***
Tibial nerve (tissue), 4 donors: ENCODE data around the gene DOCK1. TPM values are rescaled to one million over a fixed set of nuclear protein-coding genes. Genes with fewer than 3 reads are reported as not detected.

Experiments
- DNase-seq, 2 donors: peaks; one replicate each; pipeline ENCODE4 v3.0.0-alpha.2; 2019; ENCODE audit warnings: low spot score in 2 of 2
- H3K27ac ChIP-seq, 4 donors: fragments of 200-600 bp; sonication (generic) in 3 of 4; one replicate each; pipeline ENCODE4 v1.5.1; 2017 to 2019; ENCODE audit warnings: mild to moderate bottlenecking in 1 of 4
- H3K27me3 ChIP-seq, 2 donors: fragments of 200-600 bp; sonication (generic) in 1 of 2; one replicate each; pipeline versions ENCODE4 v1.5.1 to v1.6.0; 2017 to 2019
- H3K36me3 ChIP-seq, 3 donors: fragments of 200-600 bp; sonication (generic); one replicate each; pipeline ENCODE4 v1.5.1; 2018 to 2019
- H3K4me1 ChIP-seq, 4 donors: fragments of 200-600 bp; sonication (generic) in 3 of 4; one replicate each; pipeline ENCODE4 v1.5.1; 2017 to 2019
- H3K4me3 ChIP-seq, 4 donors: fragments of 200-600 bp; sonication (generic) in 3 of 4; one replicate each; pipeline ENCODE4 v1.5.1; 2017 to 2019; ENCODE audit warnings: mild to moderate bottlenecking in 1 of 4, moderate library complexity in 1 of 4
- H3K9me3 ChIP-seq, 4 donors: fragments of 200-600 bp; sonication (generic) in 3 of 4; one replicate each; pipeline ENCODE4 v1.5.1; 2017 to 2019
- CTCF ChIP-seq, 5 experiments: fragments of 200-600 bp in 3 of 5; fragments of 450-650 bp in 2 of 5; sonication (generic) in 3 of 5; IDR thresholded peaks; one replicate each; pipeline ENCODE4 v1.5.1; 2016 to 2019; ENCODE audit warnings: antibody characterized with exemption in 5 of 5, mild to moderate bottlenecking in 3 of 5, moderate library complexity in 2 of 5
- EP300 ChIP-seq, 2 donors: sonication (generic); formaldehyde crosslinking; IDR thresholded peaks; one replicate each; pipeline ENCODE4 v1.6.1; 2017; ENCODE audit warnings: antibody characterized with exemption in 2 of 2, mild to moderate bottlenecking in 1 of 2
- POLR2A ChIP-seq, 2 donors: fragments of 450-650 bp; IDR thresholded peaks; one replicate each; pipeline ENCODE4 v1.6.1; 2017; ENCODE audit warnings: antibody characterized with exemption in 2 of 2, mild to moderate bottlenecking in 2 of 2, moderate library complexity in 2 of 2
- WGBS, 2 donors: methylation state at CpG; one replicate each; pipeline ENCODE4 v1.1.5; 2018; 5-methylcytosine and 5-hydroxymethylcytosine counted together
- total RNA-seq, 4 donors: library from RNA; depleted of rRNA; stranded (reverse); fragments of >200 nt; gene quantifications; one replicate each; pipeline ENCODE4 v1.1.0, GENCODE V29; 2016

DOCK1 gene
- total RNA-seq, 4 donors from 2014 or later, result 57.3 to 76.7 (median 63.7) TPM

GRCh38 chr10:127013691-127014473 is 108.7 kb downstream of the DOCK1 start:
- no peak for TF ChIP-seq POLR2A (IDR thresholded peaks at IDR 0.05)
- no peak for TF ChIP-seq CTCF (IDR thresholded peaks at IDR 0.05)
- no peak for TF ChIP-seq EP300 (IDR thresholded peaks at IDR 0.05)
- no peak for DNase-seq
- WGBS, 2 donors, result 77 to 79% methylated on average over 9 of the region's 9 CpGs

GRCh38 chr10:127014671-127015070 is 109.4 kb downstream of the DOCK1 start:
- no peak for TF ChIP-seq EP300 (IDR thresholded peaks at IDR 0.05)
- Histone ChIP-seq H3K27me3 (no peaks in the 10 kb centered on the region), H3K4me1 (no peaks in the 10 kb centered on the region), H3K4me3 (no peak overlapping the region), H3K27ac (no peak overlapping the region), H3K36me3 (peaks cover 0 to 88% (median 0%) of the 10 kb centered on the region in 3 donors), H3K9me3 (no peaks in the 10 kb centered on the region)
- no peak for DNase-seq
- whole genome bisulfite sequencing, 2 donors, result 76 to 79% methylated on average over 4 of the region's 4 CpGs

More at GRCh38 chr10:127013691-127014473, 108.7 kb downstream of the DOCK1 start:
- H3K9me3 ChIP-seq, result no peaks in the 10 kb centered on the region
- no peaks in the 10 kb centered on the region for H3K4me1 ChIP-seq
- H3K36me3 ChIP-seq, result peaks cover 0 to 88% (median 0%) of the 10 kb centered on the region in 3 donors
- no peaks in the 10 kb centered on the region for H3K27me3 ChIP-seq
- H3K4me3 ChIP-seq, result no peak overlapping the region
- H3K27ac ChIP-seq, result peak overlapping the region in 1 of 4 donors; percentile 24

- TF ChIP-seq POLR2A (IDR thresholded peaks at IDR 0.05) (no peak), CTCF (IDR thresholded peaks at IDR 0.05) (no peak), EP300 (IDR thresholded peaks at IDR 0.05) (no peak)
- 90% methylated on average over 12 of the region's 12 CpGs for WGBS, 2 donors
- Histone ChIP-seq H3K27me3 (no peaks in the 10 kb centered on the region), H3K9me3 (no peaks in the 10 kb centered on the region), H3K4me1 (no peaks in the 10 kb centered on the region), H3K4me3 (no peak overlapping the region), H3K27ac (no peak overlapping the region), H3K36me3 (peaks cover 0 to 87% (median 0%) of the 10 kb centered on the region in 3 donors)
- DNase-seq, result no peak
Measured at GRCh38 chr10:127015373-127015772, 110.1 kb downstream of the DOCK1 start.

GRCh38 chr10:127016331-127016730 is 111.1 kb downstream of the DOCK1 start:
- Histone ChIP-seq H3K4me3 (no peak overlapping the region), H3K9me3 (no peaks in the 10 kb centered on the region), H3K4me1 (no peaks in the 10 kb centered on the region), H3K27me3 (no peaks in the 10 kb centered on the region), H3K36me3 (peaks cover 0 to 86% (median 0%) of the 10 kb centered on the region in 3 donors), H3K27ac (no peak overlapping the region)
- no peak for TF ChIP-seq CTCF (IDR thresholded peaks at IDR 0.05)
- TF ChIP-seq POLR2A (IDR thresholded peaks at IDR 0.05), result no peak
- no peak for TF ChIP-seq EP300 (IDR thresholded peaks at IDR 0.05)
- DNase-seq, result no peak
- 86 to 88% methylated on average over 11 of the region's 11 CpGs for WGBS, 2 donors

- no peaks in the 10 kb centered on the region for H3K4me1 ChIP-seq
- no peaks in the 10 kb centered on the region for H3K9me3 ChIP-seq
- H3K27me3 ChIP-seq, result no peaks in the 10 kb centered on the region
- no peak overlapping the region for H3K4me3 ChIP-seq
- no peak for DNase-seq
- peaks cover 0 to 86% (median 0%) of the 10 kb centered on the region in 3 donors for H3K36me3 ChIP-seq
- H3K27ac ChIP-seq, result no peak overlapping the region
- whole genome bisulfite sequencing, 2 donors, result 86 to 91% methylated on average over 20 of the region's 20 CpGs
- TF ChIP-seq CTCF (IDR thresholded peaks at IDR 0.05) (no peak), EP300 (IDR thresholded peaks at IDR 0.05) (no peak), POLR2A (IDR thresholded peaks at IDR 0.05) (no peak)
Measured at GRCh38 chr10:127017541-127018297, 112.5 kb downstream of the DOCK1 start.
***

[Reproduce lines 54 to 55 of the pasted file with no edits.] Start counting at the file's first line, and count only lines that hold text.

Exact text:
- whole genome bisulfite sequencing, 2 donors, result 86 to 91% methylated on average over 20 of the region's 20 CpGs
- TF ChIP-seq CTCF (IDR thresholded peaks at IDR 0.05) (no peak), EP300 (IDR thresholded peaks at IDR 0.05) (no peak), POLR2A (IDR thresholded peaks at IDR 0.05) (no peak)